NORAD, Clarke University partner for Shs 12bn ICT project

Over 2000 students with a bias  in Information and Communication Technology (ICT) background are set to benefit from an ICT industrial training starting 2019.

The program shall be conducted at the Applied ICT academy of Clarke International University in Munyonyo starting in March 2019 with a total of 30 students.

The four-year program targets students who can demonstrate passion and basic software development project to bridge the gap between what schools and Universities teach and what employers need.

The program is funded by the Norwegian Agency for Development Cooperation –NORAD, a directorate under the Norwegian Ministry of Foreign Affairs which has committed NOK 16.4 million (Shs 7.1 billion).

The Program Associate of the Applied ICT academy of the University, Michael Niyitegeka told journalists that the University is working with industry partners like Microsoft to equip students with the relevant skills during the three phased training.

“Students will be admitted into the Accelerated Learning Course (ALC), a focused three-month program that includes training in leadership, critical thinking, IT project management, as well as introductions to different technologies. The most accomplished go on to a six-month immersive boot camp, where a key component is practical learning through projects with industry partners. The academy will be followed by the Last Mile Training (LMT), a program that gives the most capable-graduates the opportunity to work at an elite ICT company for 6-12 months. The graduates will work on live client projects with close guidance from senior software developers,” said Niyitegeka.

Bram Van Den Bosch, the managing director of Laboremus Uganda Ltd – an ICT company says that while a number of students have graduated with degrees in ICT, many lack the skills like lack critical thinking capacity, proper software development skills and lack exposure to different technologies needed by employers.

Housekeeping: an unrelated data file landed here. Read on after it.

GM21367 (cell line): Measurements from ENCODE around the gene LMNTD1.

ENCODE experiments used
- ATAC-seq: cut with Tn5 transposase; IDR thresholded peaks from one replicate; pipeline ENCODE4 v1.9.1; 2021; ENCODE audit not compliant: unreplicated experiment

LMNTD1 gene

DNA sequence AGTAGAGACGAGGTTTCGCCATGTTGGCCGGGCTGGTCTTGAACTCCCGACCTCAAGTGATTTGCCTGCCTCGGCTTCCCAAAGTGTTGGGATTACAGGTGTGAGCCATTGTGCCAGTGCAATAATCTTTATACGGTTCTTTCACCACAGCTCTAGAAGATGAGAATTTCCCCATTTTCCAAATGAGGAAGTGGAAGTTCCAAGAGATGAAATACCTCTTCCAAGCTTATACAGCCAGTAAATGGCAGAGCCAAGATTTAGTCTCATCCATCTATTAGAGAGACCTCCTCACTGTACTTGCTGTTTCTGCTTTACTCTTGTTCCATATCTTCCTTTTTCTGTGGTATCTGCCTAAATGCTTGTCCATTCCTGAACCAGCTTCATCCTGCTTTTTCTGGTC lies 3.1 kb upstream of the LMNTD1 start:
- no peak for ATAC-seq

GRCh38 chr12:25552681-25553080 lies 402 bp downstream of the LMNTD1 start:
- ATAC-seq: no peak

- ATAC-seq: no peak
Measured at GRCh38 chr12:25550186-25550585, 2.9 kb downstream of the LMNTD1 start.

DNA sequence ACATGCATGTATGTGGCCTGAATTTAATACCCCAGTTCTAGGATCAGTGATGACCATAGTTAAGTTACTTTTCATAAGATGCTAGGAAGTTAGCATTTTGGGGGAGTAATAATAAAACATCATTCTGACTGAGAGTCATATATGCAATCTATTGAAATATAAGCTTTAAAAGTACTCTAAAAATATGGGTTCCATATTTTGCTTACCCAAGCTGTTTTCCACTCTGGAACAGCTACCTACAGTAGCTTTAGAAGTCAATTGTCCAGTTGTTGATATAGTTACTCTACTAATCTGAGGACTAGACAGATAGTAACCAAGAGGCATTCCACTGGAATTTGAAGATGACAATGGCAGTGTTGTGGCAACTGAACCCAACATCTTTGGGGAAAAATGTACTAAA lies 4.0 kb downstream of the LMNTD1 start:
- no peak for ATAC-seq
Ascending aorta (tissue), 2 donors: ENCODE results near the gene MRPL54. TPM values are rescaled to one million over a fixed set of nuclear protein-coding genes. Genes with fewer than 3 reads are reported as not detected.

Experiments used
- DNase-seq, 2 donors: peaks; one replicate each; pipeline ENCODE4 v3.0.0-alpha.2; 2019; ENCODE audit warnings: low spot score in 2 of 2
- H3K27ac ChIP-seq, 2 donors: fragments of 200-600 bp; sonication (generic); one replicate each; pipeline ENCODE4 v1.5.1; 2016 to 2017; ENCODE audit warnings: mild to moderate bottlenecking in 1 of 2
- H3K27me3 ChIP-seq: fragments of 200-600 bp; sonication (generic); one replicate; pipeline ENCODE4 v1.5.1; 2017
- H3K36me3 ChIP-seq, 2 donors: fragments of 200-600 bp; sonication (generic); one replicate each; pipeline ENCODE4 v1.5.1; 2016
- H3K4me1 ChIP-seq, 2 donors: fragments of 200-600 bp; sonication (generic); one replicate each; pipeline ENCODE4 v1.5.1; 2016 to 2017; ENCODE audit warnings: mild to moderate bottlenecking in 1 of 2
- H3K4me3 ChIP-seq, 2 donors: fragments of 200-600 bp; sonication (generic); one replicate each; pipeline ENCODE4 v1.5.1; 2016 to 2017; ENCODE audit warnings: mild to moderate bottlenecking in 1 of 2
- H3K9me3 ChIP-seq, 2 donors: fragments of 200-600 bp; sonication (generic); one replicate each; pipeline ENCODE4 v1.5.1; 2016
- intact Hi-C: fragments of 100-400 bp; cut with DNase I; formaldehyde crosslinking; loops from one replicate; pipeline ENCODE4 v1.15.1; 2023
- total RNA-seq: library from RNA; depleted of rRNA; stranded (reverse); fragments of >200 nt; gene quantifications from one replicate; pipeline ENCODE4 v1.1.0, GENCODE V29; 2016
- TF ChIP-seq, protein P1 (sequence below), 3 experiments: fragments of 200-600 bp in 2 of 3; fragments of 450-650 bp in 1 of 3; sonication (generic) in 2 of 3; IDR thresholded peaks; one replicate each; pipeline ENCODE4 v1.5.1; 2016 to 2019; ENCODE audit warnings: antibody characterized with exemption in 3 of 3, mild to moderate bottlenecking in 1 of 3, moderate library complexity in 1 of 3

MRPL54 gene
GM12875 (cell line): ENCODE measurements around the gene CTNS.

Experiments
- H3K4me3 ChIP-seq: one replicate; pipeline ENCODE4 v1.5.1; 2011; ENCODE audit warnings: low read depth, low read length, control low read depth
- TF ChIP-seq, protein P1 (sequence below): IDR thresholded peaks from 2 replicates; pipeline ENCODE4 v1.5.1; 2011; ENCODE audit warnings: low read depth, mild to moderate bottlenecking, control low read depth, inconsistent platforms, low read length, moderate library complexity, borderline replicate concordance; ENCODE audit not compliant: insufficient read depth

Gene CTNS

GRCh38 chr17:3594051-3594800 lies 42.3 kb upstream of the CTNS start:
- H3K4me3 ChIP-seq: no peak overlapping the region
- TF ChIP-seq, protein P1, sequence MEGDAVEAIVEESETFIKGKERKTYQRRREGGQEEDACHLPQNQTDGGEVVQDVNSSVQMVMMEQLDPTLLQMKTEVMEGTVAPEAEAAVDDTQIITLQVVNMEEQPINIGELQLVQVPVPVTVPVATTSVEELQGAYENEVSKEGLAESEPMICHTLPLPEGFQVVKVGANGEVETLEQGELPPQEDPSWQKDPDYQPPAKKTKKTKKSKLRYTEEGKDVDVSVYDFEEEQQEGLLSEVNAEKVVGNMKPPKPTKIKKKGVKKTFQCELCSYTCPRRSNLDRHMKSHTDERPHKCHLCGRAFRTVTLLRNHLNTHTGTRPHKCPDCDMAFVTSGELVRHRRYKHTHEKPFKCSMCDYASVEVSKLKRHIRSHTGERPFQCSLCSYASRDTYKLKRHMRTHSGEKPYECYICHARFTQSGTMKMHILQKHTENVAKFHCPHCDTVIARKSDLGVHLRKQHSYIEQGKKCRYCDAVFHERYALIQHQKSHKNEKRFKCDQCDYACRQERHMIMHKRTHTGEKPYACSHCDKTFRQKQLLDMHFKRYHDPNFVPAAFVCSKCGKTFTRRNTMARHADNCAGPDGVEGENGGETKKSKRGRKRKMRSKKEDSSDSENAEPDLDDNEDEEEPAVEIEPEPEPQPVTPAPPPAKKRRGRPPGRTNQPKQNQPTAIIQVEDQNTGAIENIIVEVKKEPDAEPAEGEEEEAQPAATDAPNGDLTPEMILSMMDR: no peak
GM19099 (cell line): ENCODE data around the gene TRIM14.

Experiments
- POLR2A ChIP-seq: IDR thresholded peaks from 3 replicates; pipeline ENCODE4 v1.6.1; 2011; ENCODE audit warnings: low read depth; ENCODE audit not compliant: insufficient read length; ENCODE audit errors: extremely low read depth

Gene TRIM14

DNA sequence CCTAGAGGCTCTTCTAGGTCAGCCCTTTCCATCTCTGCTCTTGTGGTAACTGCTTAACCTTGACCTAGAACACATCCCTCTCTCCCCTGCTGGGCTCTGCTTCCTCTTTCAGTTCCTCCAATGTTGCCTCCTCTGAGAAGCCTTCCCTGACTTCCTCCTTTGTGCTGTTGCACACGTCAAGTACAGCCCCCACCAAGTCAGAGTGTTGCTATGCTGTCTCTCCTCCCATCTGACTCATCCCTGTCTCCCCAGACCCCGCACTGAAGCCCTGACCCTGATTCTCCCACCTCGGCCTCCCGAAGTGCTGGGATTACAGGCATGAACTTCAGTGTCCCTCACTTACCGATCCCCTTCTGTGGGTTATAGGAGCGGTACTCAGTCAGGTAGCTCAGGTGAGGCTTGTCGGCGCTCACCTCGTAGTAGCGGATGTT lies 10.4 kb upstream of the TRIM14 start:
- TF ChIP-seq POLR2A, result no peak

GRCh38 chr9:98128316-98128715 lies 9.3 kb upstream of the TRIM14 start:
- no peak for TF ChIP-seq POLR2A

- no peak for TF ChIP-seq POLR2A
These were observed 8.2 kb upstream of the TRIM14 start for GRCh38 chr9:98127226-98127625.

He said, while students could have talent and passion, they need to acquire proper training which he says is missing in our institutions mostly because of limited exposure to technologies by tutors.

“When it comes to the hard skill training, it is really understanding the fundamentals of technology, how it developed and what are the new technologies; the problem with hard skill here is that Uganda has not traditionally had a strong IT industry, it is only just recent when IT companies started opening it here. You can see it in the expertise available which is mostly professors in the universities who are in 50s or 60s,” he said.

The Vice Chancellor of Clarke International University Dr. Rose Clarke Nanyonga says that the program’s uniqueness lies in the collaboration they have industrial partners.

“The program is not actually run by academicians who honor the traditional academic approach to learning and teaching. It is actually that marriage, that he (the employer in the industry) is demanding that this individual needs to think. And we are not sure what it is that we are missing in the traditional approach of teaching. So we are bringing him (the expert in the industry) in the class room to partner with us,” said Nanyonga.

The overall budget for the academy is NOK 30 million (Shs 12.9 billion). The program is costed at Shs 2.5 million but students will have to contribute 20% about Shs 500,000 as a commitment to the program and the 80% shall be funded through the Norwegian fund.